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Olympia oyster
Scientific classification Edit this classification
Domain: Eukaryota
Kingdom: Animalia
Phylum: Mollusca
Class: Bivalvia
Order: Ostreida
Family: Ostreidae
Genus: Ostrea
O. lurida
Binomial name
Ostrea lurida
(Carpenter, 1864)
Olympia oysters and shucking knife for scale

Ostrea lurida, common name the Olympia oyster, after Olympia, Washington in the Puget Sound area, is a species of edible oyster, a marine bivalve mollusk in the family Ostreidae. This species occurs on the northern Pacific coast of North America. Over the years the role of this edible species of oyster has been partly displaced by the cultivation of non-native edible oyster species.

Ostrea lurida is now known to be separate from a similar-appearing species, Ostrea conchaphila, which occurs further south, south of Baja California, in Mexico. Molecular evidence has recently confirmed the separate status of the two species.[1] However, previously, for a period of time, Ostrea lurida was considered to be merely a junior synonym of Ostrea conchaphila.

O. lurida has been found in archaeological excavations along the Central California coast of the Pacific Ocean, demonstrating that it was a marine species exploited by the Native American Chumash people.[2] Large shell mounds, also known as middens, have been found during excavations consisting of discarded oyster shells estimated to be at least 3000 years in age.[3]


This bivalve is approximately 6 to 8 centimetres (2.4 to 3.1 in) in length.[4] The shell can be rounded or elongated and is white to purplish black and may be striped with yellow or brown. Unlike most bivalves, the Olympia oyster's shell lacks the periostracum, which is the outermost coating of shell that prevents erosion of the underlying shell. The color of the oyster's flesh is white to a light olive green.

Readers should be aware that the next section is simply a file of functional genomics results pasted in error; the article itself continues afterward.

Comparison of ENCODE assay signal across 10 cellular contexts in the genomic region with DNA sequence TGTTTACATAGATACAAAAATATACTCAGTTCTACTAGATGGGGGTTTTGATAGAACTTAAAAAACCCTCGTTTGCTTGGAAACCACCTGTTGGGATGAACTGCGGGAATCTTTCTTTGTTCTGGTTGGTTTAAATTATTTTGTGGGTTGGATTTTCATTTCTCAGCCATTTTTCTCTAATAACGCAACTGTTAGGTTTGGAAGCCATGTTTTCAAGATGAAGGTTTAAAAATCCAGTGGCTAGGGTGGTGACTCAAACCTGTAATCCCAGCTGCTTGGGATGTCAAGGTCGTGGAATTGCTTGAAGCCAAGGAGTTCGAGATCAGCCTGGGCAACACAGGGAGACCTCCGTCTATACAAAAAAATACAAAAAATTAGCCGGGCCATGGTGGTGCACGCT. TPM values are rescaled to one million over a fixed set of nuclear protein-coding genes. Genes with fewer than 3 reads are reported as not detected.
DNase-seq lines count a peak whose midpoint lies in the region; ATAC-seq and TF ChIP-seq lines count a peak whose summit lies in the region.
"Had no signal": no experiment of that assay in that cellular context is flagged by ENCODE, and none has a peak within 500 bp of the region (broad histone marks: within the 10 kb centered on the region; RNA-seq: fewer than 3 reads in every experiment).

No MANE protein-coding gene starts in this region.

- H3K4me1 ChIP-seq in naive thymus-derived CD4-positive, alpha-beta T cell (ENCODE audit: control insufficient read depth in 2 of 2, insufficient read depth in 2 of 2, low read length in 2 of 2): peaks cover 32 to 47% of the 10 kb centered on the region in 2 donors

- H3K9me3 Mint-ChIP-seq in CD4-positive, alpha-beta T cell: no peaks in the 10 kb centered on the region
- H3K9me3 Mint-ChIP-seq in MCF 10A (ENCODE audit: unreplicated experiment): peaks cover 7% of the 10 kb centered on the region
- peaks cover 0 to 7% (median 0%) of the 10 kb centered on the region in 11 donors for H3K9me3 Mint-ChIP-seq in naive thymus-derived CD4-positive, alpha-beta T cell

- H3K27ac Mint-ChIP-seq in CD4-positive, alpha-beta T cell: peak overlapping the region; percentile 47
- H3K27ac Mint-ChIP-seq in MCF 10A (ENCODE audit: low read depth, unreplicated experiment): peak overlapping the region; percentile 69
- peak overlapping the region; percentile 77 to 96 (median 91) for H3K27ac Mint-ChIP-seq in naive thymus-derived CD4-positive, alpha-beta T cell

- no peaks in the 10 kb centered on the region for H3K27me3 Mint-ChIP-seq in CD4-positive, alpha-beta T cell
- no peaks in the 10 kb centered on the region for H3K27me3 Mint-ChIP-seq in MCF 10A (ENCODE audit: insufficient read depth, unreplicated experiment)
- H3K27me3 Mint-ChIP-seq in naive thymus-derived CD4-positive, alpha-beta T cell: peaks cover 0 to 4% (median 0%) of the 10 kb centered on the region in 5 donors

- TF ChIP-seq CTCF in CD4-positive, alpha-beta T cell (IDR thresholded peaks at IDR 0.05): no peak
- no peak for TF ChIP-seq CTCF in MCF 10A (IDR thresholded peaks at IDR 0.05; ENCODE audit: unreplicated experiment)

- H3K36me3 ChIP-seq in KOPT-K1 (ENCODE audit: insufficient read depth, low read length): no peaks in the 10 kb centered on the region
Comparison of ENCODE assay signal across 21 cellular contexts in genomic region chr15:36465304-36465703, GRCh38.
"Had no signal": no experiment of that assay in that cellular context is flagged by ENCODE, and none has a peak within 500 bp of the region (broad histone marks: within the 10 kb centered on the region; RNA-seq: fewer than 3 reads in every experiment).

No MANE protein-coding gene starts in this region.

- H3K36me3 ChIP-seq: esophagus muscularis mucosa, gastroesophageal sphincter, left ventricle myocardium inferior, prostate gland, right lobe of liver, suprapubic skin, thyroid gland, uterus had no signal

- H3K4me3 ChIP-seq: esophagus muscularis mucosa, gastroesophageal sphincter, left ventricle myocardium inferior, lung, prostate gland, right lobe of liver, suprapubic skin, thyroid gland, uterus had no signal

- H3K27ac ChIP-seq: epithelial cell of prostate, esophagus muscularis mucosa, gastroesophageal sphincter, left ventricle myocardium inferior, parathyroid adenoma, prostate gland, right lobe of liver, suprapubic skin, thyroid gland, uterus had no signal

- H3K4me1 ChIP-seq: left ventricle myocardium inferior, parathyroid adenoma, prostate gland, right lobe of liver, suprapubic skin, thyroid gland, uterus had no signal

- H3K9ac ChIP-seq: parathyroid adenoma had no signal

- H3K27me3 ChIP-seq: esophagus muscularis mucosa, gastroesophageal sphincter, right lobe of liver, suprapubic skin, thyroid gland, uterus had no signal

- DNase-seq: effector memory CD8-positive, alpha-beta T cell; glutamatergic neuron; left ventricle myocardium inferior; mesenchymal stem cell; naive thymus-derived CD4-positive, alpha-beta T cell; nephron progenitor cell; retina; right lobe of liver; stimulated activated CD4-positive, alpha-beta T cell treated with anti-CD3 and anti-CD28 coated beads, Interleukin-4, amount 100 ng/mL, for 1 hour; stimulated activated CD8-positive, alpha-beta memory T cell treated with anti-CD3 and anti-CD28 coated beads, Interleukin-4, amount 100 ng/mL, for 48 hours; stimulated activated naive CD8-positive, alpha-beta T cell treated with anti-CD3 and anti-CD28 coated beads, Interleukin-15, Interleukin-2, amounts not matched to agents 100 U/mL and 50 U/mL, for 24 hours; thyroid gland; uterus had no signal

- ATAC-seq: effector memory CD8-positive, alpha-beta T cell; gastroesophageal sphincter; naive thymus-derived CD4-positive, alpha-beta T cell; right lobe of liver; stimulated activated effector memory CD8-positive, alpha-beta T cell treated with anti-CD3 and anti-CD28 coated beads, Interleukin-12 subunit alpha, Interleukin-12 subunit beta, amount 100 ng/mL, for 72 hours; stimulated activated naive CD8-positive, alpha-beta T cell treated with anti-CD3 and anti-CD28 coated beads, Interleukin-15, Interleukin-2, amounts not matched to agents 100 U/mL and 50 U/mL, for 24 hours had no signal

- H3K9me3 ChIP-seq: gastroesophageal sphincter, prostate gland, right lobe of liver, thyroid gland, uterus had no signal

Ostrea lurida oysters lie with their left valve on the substrate, where they are firmly attached. Unlike most bivalves, oysters do not have a foot in adulthood; they also lack an anterior adductor muscle and do not secrete byssal threads, like mussels do. Olympia oysters are suspension feeders, meaning they filter their surrounding water and screen out the phytoplankton they feed on. Olympia oysters filter between 9 and 12 quarts of water each day, but is highly dependent on environmental conditions. This is an essential function to keeping marine waters clean. Oyster beds also provide shelter for anemones, crabs, and other small marine life.

Habitat and distribution

Ostrea lurida oysters live in bays and estuaries. At slightly higher elevations they will live in areas bordered by mudflats, and in eel grass beds at lower elevation. The oysters attach to the underside of rocks or onto the shells of old oyster beds. Their habitats must have water depths of 0–71 meters, ranging in temperatures of 6-20 degrees Celsius, with a salinity above 25 ppt. However, the oysters can survive in areas with streams that cause a flux in the salinity. This flux will in fact protect them from parasitic flukes, which cannot survive the change in salinity. Additionally oysters have been decreasing rapidly in population and Oyster reef restoration projects have been organized to maintain this species existence.

This is the oyster species which is native to Puget Sound. The species ranges as far north as Southern Alaska.